One of President Ronald Reagan's best enduring quotes was this: "The best minds are not in government … if any were, business would hire them away."
He was right, but these days business is finding a way to keep the best minds even when they're still in the government!
I hope you're sitting down, because I'm about to agree with the AFL-CIO. You see, Richard Trumka's union agitators actually have a point now that they've decided to make a stink over the fact that some top private firms set aside huge sums of money for executives who leave to take government positions. In short, the practice is unethical and it really puts the lie to that line about the "sacrifice of public service."
All of this became more public last week when Morgan Stanley CFO Ruth Porat decided to jump ship to Google. That story reminded everyone that she had turned down an offer in 2013 to take a top position at the U.S. Treasury, and regulatory filings show that Morgan Stanley would have eased Porat's compensation pain by giving her $7.25 million in unvested stock awards had she decided to go work for Uncle Sam. And the AFL-CIO and just about everyone else on Wall Street and in the top law firms knows Porat's story is no isolated incident. The union is pushing several shareholder initiatives to block this passage not only at Morgan Stanley, but also at Goldman Sachs, Citigroup, and JPMorgan.
Reading the typical Wall Street firm literature explaining this practice is hard to do without getting nauseous. I'll spare you the experience and just tell you the line is that "firm X" highly values the idea of public service and also the notion of treating employees who seek it the chance to be rewarded fairly. Of course the truth is that these firms want to increase their influence by getting their top people into the top levels of government and they don't want them to forget where their bread is buttered while they're up there.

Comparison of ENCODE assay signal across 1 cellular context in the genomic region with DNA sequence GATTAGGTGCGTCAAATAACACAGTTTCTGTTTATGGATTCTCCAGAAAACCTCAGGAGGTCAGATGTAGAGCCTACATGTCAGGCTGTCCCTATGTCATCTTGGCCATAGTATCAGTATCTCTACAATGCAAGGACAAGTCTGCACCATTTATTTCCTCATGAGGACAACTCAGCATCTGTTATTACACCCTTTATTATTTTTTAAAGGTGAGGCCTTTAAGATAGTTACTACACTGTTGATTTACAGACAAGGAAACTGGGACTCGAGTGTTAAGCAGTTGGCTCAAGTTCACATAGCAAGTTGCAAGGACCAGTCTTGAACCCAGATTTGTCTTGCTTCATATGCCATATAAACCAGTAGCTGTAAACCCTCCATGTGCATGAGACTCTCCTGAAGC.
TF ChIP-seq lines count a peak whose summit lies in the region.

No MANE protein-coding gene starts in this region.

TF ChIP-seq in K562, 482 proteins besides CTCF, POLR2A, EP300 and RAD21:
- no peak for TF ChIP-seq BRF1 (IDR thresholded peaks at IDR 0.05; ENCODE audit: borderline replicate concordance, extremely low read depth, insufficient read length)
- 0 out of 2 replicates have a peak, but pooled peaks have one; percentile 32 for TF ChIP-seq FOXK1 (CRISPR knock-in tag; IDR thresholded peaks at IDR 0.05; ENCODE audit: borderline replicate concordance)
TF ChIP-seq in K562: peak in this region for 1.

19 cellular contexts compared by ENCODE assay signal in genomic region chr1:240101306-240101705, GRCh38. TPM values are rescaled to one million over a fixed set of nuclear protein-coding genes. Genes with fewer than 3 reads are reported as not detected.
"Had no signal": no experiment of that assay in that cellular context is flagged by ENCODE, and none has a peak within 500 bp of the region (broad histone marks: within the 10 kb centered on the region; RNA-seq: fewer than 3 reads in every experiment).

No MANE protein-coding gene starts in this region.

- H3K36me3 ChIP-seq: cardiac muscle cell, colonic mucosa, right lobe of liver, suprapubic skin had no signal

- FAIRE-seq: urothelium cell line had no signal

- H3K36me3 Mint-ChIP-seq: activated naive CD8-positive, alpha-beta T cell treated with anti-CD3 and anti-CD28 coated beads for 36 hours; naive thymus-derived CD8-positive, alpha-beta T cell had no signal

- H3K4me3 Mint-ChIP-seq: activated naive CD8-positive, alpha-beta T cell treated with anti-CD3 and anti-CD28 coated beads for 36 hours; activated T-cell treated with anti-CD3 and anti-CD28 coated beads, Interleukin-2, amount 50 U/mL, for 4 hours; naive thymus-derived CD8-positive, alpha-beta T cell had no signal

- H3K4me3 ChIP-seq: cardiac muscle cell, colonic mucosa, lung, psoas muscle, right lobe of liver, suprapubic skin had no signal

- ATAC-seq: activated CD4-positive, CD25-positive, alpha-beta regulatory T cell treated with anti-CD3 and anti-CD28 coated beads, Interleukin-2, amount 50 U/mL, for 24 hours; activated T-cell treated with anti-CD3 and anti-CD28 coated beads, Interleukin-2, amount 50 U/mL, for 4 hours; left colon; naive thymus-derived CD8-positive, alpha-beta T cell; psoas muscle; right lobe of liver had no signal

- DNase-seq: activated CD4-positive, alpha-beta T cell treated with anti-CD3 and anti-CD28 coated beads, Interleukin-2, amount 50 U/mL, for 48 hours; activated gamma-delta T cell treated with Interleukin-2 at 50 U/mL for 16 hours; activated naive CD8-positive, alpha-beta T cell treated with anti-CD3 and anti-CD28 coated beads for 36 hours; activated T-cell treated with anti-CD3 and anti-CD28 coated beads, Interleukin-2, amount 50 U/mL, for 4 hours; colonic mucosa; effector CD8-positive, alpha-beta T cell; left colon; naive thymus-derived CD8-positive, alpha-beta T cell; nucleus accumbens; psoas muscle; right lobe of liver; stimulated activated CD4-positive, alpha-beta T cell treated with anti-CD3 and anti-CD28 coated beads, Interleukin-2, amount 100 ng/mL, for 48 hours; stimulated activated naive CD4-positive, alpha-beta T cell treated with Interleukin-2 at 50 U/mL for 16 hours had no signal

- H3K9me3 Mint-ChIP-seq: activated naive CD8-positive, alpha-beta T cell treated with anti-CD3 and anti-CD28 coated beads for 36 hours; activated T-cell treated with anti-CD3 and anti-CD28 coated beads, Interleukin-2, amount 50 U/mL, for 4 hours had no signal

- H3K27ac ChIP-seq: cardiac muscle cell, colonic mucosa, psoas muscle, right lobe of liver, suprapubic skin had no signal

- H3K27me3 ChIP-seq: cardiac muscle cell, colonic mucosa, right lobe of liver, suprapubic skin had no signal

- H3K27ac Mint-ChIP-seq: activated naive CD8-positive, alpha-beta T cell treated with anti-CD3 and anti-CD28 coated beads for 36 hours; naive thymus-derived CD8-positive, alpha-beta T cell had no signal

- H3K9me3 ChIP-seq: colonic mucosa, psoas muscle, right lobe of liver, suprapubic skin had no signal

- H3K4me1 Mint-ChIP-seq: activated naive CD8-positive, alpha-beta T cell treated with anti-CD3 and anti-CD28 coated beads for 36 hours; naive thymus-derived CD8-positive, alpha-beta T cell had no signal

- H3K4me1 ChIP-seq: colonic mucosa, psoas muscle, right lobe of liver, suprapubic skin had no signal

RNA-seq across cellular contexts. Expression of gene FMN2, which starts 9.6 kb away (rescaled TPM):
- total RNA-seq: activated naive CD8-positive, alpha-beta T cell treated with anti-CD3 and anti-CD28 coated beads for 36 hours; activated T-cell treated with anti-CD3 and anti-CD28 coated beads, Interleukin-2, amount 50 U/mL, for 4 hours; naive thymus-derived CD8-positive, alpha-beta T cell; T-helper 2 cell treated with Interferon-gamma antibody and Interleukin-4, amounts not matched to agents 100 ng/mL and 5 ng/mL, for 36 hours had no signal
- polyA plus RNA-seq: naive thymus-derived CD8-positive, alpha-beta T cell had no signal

At least we're finding this out thanks to the fact that firms like Morgan Stanley are public companies. But we know that private entities like the top law firms, who often act like revolving doors to government agencies like the Justice Department and the SEC, are doing it too. So the next time you hear someone effusively praising a superstar private sector executive for making the financial sacrifice to go into government work, don't be so sure.
This is all part of a larger realization more Americans need to have about government workers in general. Even government workers who aren't on some kind of paid hiatus from a Wall Street bank enjoy benefits and compensation that most private sector workers could never hope to attain. When you compare all the factors, including pay, benefits, vacation time, pensions, and the priceless near-impossibility of being laid off, government work is hardly the sacrifice or noble calling politicians and statist drones in the media make it out to be. It doesn't mean there aren't great people in the public sector, but it doesn't mean they're saints either. And this transcends the left-right partisan debate in America, because both parties have been responsible for the massive explosion of government jobs in this country since the New Deal.
Government and politics are about power. And power is worth money. It must be nice that so many people in our government never have to choose between one or the other.